Rare Native Wine Grapes of France

I’m a wine geek. I fully admit this and I’m actually quite proud of it. I love weird and wonderful grape varieties, especially Italian ones. There are however, a few from France that I was able to taste at Vinitaly this past April. These may be familiar grapes to some, but to most (even myself) I think I had heard of one previously. We were able to taste 5 native grapes (two versions of one grape~one young and an aged version) of both red and white grapes. An informative (& geeky) tasting to be sure! I’d be interested to know how many markets of the world (besides France) have any of these wines!

French rare

1. 2015 Giacchino Jacquère – from the Savoie region of France, a fact I didn’t know is Jacquerethat 60% of grapes grown in Savoie IS Jacquère. Pale lemon in colour with lovely honeysuckle, white blossom, citrus and pear notes on the nose. High plus plus laser like acidity on the palate with lots of citrus, green apple and pear notes. So mouth watering in fact, that some found the overly high acid painful, but I loved this wine!

2. 2014 Grisard Mondeuse Blanche – this grape is apparently an ancestor of Syrah, something I found interesting. Unlike the Jacquère, this wine was much rounder and full in the mouth, but lacked the acidity that in my mind, should have been higher. On the nose, lots of stone fruits, white flowers and nutmeg with pears and nutmeg on the palate with an unctuous texture. I found the finish much shorter than I would’ve liked and certainly shorter than the Jacquère. It was a favourite among many, likely due to the mouth feel. Some people are opposed to searingly high acid wines. I on the other hand, like that high, high mouth watering acidity!

3. 2014 Gonin Altesse – very much ‘Viognier-like’ in character with that fuller mouth feel, but with higher acidity and more herbaceous than floral on the nose. Lots of citrus, green apple and honey also on the nose. Green apples and lime steely minerality on the palate. There were even some light tannins on this wine and lower in alcohol at only 12.5%. The flavours are also likely due to fermentation in 100% stainless steel. No oak on this wine!

4. 2015 Saint Germain Persan – getting into the reds now, it was a great comparison of the Persan grape from two different producers in two different styles. This first Persan had some oak ageing on it and likely 5% of another grape added for complexity (we weren’t told what that grape was) Persan is compared to Grenache, but with high acidity. Very deep ruby, the nose stood out with strong spice notes of lavender and cardamom along with raspberries, pink pepper and violets. Medium plus saline acidity and high tannins, there was more spice, but of a sweeter nature on the palate, along with blueberries and raspberries. Interesting wine, it was likely my favourite red of the group!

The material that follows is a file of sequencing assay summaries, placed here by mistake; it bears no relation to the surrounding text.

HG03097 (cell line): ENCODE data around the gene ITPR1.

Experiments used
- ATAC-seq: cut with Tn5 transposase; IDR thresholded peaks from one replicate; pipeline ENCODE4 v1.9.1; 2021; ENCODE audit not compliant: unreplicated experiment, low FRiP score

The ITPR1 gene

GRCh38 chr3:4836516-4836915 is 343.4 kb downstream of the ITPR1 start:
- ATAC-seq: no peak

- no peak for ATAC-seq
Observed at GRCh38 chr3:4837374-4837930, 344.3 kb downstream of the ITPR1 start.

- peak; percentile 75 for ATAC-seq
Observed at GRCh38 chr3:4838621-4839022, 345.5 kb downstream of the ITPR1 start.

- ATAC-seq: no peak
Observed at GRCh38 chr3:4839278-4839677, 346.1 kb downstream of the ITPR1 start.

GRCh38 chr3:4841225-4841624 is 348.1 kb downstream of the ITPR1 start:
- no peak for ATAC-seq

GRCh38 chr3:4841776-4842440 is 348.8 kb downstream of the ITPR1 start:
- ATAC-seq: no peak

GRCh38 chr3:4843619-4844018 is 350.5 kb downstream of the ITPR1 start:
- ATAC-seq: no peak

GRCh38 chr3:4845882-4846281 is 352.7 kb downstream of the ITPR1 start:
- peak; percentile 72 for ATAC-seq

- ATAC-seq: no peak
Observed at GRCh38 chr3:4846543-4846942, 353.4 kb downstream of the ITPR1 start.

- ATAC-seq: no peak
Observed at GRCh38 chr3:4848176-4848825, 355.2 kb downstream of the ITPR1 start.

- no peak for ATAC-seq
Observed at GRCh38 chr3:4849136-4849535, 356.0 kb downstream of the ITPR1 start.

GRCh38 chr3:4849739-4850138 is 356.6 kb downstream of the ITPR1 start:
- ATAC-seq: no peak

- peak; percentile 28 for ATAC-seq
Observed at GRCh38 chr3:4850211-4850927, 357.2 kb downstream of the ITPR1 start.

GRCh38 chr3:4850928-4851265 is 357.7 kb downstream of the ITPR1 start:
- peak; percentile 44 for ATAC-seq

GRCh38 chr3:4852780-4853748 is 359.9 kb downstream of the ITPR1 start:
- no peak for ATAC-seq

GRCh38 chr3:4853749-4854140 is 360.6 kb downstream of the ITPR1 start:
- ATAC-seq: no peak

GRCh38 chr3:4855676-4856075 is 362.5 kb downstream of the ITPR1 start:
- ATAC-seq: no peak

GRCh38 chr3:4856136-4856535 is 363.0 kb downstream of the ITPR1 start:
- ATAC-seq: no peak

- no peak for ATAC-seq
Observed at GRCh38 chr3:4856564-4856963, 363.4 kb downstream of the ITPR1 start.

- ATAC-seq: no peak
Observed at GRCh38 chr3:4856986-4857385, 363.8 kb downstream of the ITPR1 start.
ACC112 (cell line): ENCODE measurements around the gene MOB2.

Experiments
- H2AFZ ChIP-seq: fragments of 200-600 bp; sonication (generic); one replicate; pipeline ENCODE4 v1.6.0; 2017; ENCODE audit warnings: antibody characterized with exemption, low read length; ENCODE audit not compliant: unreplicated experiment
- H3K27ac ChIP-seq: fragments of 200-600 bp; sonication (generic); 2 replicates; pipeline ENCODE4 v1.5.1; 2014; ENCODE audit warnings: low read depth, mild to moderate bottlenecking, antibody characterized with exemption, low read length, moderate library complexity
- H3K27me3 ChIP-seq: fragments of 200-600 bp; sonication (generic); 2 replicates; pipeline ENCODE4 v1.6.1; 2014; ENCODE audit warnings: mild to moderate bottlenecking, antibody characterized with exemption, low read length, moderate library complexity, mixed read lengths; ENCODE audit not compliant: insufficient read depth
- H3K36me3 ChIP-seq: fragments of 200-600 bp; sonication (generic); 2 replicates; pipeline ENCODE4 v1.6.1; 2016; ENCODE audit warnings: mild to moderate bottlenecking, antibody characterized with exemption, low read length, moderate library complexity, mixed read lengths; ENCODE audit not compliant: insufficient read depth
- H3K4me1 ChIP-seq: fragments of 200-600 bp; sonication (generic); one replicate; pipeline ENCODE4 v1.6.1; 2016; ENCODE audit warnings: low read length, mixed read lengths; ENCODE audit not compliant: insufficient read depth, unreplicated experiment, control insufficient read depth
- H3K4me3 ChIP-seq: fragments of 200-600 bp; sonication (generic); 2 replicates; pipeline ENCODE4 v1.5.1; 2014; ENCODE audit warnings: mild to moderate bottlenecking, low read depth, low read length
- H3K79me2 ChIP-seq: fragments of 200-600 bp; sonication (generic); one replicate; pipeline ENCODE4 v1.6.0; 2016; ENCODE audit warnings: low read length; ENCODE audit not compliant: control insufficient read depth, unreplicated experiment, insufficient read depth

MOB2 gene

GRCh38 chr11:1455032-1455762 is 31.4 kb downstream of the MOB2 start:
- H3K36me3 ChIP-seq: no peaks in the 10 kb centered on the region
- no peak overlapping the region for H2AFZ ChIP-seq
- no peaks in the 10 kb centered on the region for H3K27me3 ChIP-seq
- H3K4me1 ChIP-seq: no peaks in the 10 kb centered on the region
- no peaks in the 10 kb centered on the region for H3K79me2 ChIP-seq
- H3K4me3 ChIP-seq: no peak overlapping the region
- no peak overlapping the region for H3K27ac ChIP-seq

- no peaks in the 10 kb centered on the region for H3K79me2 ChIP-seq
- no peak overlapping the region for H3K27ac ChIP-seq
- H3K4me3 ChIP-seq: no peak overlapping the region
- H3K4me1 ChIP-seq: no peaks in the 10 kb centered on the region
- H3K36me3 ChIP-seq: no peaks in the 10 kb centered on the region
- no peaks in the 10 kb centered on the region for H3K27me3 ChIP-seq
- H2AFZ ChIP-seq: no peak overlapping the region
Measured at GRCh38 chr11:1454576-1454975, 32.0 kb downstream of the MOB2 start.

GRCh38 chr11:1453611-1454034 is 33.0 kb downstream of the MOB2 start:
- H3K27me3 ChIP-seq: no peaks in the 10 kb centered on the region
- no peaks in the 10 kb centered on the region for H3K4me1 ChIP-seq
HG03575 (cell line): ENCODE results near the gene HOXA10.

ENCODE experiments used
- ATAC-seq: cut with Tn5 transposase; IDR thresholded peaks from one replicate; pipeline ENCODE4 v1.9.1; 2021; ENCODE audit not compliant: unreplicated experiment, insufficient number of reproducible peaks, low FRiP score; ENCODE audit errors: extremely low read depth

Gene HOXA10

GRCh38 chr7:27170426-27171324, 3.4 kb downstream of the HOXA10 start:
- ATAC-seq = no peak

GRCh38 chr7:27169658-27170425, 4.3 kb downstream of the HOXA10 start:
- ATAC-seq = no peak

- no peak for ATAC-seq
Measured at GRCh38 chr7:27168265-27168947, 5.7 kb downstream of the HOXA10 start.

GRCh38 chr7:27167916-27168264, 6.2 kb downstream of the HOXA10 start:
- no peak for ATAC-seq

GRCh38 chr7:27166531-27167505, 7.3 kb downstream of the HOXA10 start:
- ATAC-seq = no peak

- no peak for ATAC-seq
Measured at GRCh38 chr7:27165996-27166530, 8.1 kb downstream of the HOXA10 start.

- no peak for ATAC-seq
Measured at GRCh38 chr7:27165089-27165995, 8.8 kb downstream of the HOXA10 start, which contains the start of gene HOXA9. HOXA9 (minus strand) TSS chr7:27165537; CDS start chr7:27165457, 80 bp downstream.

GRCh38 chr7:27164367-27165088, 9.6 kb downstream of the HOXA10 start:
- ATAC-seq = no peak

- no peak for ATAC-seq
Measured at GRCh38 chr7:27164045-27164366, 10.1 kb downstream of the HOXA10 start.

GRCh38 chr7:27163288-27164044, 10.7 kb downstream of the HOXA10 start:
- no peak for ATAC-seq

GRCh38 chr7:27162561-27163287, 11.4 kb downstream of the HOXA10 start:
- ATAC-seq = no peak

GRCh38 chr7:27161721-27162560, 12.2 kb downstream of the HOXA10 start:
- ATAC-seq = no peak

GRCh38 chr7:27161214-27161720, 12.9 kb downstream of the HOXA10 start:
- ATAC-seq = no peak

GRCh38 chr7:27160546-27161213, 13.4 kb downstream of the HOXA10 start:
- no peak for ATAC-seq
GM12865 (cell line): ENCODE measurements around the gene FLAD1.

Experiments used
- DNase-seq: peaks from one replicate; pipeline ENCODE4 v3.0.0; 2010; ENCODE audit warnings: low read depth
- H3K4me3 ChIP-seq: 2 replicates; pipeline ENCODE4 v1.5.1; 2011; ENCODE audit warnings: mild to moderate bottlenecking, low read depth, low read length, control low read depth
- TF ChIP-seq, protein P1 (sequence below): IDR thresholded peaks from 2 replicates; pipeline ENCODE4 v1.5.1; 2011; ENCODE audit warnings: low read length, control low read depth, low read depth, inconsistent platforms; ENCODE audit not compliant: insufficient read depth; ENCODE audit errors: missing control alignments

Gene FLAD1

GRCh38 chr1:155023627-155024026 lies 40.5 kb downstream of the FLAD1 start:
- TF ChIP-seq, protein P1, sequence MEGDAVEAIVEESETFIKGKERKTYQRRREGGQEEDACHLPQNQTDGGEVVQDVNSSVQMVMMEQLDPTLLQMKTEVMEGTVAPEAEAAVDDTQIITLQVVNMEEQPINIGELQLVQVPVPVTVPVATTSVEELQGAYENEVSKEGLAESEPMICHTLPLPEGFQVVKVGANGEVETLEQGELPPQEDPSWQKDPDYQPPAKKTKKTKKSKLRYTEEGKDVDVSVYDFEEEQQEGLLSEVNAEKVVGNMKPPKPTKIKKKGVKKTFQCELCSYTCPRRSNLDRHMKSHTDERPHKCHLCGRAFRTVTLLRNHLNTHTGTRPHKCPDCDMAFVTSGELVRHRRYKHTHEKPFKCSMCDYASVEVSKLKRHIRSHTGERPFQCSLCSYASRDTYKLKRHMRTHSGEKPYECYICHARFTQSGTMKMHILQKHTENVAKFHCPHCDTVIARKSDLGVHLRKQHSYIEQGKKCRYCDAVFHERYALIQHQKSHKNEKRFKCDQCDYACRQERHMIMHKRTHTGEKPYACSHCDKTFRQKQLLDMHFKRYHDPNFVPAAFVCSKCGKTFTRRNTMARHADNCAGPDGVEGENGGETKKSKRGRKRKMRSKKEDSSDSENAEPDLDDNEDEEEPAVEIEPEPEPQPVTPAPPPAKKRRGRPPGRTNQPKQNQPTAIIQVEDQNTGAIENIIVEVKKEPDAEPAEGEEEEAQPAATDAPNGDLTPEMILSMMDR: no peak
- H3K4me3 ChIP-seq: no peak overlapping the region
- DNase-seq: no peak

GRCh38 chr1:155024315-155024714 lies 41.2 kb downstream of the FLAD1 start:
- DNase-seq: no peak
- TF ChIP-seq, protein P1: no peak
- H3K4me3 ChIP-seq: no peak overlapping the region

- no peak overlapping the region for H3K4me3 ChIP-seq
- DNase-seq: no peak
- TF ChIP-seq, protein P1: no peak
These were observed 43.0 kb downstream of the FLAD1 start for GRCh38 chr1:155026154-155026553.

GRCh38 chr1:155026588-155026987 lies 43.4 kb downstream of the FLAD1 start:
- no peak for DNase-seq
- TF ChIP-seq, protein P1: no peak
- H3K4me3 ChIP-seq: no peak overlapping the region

5. 2014 Gonin Persan – unlike wine number four, this Persan is 100% of the grape and 100% fermented in stainless steel. It had more ‘hot’ alcohol on the nose that was a bit burning with aromas of green stalk, rhubarb, white pepper and red currants. High acidity, medium plus tannins  with more red currant, rhubarb, cranberries and pepper on the palate. I would’ve liked to have this with a slight chill on it and I’m sure the alcohol would’ve tempered right down. I’d like to get my hands on another bottle of this Persan to give it another taste and pair with some lighter foods!

6.  2003 Prieué St. Christophe Mondeuse Prestige – definitely a rare treat to taste an aged version of one of these rare grape varietals here. More garnet in colour showing that it was ageing, and you could certainly smell the ageing on the nose. The fruit was still there, albeit more ‘baked’ in nature with stewed prunes, dried cherries and cooked blueberries along with cinnamon and leather. A really lovely complex nose. Super massive high chalky tannins, medium acidity with more baked red fruits of cherries and blueberries with cinnamon and nutmeg spice on the palate. A shorter finish though which was slightly disappointing. Based on the tannin structure, this wine had more time left. We were told that the better vintages for this particular wine was 2009 and 2010.

Again, another great opportunity to take part in a fabulous tasting put on by the Vinitaly International Academy at Vinitaly 2016. For those of you that ever have a chance to take part in these tastings at these events, do so! They are well worth your time and effort! Salut!

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2 Responses to Rare Native Wine Grapes of France

  1. Oh, that is so cool! What a great experience! Are any of these imported at all to Canada?

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